By  on March 27, 2006

NEW YORK — Never at a loss for words, Liz Claiborne and Art Ortenberg always spoke their minds, on topics ranging from design, global sourcing and domestic production to their successors. Here, some of the thoughts they expressed to WWD while building the company they began in February 1976, and after they retired in June 1989.

“I envision my clothes for working women, although that’s not always the case. Actually, they’re for active, young-minded women who want to put themselves together for under $150. I try to eliminate gimmicks so that the clothes are affordable.”
Liz Claiborne, 1976

“When Art formed his consulting company, it was with the idea that I might join him. It was a combination of personal and professional reasons. We often discussed work and used each other’s knowledge.”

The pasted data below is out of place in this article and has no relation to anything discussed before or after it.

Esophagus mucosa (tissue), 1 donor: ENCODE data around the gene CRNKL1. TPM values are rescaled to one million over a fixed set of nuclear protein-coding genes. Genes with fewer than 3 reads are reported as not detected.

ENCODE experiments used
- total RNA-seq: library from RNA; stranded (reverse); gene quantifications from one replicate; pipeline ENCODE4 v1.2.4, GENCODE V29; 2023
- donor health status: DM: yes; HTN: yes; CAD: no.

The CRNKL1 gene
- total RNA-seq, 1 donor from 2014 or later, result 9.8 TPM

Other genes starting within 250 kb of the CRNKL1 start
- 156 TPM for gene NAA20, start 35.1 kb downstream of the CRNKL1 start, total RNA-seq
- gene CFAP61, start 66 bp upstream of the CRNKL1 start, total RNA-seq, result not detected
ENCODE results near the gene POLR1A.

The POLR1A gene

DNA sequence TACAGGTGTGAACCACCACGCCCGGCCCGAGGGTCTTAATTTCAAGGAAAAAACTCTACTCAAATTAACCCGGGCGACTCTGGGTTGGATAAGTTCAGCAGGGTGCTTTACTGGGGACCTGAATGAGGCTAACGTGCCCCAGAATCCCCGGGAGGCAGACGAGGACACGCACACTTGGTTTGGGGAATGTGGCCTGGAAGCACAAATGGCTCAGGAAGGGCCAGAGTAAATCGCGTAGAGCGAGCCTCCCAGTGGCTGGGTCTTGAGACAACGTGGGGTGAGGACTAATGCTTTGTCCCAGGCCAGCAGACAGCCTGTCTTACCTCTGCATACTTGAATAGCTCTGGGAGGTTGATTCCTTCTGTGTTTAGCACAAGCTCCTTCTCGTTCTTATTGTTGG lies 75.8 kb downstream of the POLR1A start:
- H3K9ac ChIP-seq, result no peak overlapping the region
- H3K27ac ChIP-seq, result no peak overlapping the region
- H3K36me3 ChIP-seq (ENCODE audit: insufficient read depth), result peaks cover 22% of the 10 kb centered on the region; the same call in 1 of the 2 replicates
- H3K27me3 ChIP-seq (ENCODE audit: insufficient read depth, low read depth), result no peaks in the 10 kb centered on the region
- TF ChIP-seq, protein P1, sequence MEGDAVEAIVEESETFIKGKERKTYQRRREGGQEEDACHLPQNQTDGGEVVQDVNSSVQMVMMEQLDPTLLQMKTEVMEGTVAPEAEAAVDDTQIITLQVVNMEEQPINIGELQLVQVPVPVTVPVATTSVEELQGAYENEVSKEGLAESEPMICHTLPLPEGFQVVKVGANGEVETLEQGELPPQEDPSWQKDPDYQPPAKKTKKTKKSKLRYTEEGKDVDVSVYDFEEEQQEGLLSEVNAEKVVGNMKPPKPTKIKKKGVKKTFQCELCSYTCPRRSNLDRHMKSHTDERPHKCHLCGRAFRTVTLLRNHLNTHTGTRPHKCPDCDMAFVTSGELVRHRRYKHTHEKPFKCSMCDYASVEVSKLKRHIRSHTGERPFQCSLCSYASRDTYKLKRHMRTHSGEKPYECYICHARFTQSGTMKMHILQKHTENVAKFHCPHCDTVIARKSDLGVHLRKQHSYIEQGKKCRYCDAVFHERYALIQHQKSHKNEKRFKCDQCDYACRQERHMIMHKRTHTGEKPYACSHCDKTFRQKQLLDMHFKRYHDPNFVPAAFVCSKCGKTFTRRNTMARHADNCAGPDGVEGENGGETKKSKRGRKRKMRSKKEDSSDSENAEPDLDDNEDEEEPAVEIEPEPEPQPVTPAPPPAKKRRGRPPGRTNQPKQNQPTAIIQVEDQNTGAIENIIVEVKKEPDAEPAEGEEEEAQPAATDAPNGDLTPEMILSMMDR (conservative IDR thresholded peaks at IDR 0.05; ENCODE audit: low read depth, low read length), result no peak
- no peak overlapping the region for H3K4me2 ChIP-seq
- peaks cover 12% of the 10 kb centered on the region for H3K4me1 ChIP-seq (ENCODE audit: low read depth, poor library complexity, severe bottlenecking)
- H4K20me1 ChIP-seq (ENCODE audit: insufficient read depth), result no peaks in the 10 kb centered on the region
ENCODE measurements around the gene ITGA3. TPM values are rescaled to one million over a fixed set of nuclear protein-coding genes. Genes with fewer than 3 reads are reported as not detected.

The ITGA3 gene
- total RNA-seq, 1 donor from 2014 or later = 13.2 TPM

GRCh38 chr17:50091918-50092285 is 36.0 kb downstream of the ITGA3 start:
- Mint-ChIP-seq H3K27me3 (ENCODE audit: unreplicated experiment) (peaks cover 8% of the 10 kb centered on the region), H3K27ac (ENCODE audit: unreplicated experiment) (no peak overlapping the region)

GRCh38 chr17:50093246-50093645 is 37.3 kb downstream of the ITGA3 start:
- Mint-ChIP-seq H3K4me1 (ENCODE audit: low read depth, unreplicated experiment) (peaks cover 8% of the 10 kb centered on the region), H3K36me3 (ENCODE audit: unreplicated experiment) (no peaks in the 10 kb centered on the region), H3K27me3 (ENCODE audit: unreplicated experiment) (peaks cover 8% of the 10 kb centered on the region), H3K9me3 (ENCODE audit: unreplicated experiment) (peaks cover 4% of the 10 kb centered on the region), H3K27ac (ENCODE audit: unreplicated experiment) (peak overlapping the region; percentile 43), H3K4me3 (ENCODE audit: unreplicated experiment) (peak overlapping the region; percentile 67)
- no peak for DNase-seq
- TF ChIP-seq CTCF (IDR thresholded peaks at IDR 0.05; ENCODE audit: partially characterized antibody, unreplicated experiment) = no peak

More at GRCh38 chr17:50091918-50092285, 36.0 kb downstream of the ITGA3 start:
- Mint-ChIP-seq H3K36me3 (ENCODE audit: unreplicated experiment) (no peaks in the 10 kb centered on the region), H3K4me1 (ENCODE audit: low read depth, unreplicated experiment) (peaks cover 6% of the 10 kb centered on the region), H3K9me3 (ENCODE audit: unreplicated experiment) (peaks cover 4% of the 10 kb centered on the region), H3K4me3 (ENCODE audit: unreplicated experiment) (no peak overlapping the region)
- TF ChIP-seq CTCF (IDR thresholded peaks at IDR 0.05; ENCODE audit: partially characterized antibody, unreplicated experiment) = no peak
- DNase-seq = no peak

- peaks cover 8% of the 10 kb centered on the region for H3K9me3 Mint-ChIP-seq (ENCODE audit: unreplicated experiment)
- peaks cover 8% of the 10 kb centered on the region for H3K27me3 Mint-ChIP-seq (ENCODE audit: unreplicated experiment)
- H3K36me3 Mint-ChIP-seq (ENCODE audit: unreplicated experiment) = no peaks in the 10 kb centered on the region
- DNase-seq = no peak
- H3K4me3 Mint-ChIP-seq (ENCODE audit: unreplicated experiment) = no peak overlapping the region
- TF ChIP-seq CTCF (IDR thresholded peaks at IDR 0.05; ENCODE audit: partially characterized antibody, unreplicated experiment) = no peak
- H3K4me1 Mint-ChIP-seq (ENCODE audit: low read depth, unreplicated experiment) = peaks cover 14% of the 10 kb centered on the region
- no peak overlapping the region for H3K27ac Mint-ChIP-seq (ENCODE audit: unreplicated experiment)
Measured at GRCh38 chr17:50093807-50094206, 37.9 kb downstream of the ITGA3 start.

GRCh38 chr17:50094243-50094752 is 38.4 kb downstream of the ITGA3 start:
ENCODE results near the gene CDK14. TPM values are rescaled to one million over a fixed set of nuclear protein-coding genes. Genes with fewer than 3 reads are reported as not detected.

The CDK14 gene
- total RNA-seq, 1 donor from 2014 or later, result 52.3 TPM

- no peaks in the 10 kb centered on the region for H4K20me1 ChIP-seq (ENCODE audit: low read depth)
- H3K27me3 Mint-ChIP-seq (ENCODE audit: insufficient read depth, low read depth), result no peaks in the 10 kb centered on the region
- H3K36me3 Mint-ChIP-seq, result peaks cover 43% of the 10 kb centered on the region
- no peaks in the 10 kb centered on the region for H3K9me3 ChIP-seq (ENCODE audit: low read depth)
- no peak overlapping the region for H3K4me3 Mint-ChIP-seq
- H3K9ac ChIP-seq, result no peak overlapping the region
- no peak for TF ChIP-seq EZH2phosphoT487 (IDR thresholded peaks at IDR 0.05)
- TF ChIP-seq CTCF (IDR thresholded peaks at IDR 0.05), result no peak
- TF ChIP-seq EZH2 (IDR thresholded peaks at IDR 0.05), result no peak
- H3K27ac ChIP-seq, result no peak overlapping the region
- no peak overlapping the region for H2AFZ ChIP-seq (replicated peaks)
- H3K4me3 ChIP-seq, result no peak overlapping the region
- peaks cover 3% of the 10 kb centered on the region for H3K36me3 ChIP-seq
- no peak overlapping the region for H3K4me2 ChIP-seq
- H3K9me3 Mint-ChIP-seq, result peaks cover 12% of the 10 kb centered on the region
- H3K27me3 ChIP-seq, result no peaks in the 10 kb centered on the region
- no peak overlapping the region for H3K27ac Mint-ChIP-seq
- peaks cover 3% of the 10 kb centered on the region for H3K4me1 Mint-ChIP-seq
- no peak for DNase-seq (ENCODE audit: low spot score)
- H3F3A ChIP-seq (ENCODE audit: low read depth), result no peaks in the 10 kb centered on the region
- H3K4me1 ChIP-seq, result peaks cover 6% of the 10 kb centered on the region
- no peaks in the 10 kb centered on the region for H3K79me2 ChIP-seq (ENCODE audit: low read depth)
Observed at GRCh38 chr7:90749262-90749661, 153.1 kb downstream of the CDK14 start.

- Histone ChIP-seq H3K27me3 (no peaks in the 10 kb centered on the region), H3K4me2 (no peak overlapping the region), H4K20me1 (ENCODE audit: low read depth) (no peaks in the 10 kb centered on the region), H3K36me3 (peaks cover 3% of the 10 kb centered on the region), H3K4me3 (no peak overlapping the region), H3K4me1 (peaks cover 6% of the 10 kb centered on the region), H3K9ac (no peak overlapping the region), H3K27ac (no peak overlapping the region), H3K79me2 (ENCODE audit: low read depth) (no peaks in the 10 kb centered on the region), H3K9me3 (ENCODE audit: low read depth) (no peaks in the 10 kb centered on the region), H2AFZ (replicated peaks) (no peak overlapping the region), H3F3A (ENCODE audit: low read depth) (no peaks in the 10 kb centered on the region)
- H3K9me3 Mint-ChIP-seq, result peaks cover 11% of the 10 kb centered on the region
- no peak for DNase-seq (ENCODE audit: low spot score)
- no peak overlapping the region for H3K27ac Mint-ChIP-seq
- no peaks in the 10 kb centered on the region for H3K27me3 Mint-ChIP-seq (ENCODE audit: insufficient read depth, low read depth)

Liz Claiborne, 1977

“There is an immediacy about our company that we don’t want to lose. We want to keep it as simple as possible — that’s why we have avoided computerization.”
Art Ortenberg, 1977

“I think it works beautifully.”
Liz Claiborne, 1977, of being a business partner with her husband

“It works particularly well with second marriages.”
Art Ortenberg, 1977

“Dynamic growth has to be financed properly. We are capitalized properly through the efforts of private investors and the firm’s partners, who own a good percentage of the company. We have to stay within certain cost parameters for efficient and professional growth.”
Art Ortenberg, 1977

“I hold final veto power. It can be a little difficult on the designers to work for this company, because they have to throw out some of their good ideas that just aren’t mine.”
Liz Claiborne, 1984

“Designers used to be notorious for coming in late, leaving early and taking long lunch hours. Not any more. Designers today work like hell.”
Liz Claiborne, 1984

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